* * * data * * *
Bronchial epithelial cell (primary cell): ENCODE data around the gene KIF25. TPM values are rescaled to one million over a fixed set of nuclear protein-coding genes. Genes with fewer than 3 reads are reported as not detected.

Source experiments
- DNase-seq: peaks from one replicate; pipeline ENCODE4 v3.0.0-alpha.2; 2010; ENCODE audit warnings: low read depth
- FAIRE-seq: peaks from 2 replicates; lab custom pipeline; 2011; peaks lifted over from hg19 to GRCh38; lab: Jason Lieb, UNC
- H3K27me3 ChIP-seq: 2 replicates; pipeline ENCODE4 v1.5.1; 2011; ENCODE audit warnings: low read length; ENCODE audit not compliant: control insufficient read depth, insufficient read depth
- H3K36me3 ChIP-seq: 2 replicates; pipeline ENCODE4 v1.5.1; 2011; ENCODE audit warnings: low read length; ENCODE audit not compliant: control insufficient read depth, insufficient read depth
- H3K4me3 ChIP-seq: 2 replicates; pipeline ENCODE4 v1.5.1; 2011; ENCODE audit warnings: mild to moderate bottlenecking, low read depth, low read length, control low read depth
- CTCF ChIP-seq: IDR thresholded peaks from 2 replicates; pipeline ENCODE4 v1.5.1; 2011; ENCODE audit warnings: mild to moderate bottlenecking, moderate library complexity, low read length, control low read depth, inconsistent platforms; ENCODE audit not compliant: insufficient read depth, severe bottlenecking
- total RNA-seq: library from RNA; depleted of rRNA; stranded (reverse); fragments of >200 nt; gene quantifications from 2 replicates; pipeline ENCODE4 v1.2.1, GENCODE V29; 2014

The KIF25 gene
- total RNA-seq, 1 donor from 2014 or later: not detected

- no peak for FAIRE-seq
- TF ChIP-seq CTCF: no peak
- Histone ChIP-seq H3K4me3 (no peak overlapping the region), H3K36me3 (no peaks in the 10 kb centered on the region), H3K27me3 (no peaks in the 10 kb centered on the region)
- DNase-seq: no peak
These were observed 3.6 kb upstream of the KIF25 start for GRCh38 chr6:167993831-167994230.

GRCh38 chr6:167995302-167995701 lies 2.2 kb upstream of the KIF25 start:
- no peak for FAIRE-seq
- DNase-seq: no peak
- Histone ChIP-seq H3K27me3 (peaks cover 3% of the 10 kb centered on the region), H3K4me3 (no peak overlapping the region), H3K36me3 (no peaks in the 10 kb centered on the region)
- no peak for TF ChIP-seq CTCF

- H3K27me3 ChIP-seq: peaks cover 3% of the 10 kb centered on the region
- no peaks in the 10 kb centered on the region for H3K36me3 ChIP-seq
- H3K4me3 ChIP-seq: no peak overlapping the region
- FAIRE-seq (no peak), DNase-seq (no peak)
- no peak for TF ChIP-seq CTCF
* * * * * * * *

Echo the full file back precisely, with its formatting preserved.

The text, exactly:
Bronchial epithelial cell (primary cell): ENCODE data around the gene KIF25. TPM values are rescaled to one million over a fixed set of nuclear protein-coding genes. Genes with fewer than 3 reads are reported as not detected.

Source experiments
- DNase-seq: peaks from one replicate; pipeline ENCODE4 v3.0.0-alpha.2; 2010; ENCODE audit warnings: low read depth
- FAIRE-seq: peaks from 2 replicates; lab custom pipeline; 2011; peaks lifted over from hg19 to GRCh38; lab: Jason Lieb, UNC
- H3K27me3 ChIP-seq: 2 replicates; pipeline ENCODE4 v1.5.1; 2011; ENCODE audit warnings: low read length; ENCODE audit not compliant: control insufficient read depth, insufficient read depth
- H3K36me3 ChIP-seq: 2 replicates; pipeline ENCODE4 v1.5.1; 2011; ENCODE audit warnings: low read length; ENCODE audit not compliant: control insufficient read depth, insufficient read depth
- H3K4me3 ChIP-seq: 2 replicates; pipeline ENCODE4 v1.5.1; 2011; ENCODE audit warnings: mild to moderate bottlenecking, low read depth, low read length, control low read depth
- CTCF ChIP-seq: IDR thresholded peaks from 2 replicates; pipeline ENCODE4 v1.5.1; 2011; ENCODE audit warnings: mild to moderate bottlenecking, moderate library complexity, low read length, control low read depth, inconsistent platforms; ENCODE audit not compliant: insufficient read depth, severe bottlenecking
- total RNA-seq: library from RNA; depleted of rRNA; stranded (reverse); fragments of >200 nt; gene quantifications from 2 replicates; pipeline ENCODE4 v1.2.1, GENCODE V29; 2014

The KIF25 gene
- total RNA-seq, 1 donor from 2014 or later: not detected

- no peak for FAIRE-seq
- TF ChIP-seq CTCF: no peak
- Histone ChIP-seq H3K4me3 (no peak overlapping the region), H3K36me3 (no peaks in the 10 kb centered on the region), H3K27me3 (no peaks in the 10 kb centered on the region)
- DNase-seq: no peak
These were observed 3.6 kb upstream of the KIF25 start for GRCh38 chr6:167993831-167994230.

GRCh38 chr6:167995302-167995701 lies 2.2 kb upstream of the KIF25 start:
- no peak for FAIRE-seq
- DNase-seq: no peak
- Histone ChIP-seq H3K27me3 (peaks cover 3% of the 10 kb centered on the region), H3K4me3 (no peak overlapping the region), H3K36me3 (no peaks in the 10 kb centered on the region)
- no peak for TF ChIP-seq CTCF

- H3K27me3 ChIP-seq: peaks cover 3% of the 10 kb centered on the region
- no peaks in the 10 kb centered on the region for H3K36me3 ChIP-seq
- H3K4me3 ChIP-seq: no peak overlapping the region
- FAIRE-seq (no peak), DNase-seq (no peak)
- no peak for TF ChIP-seq CTCF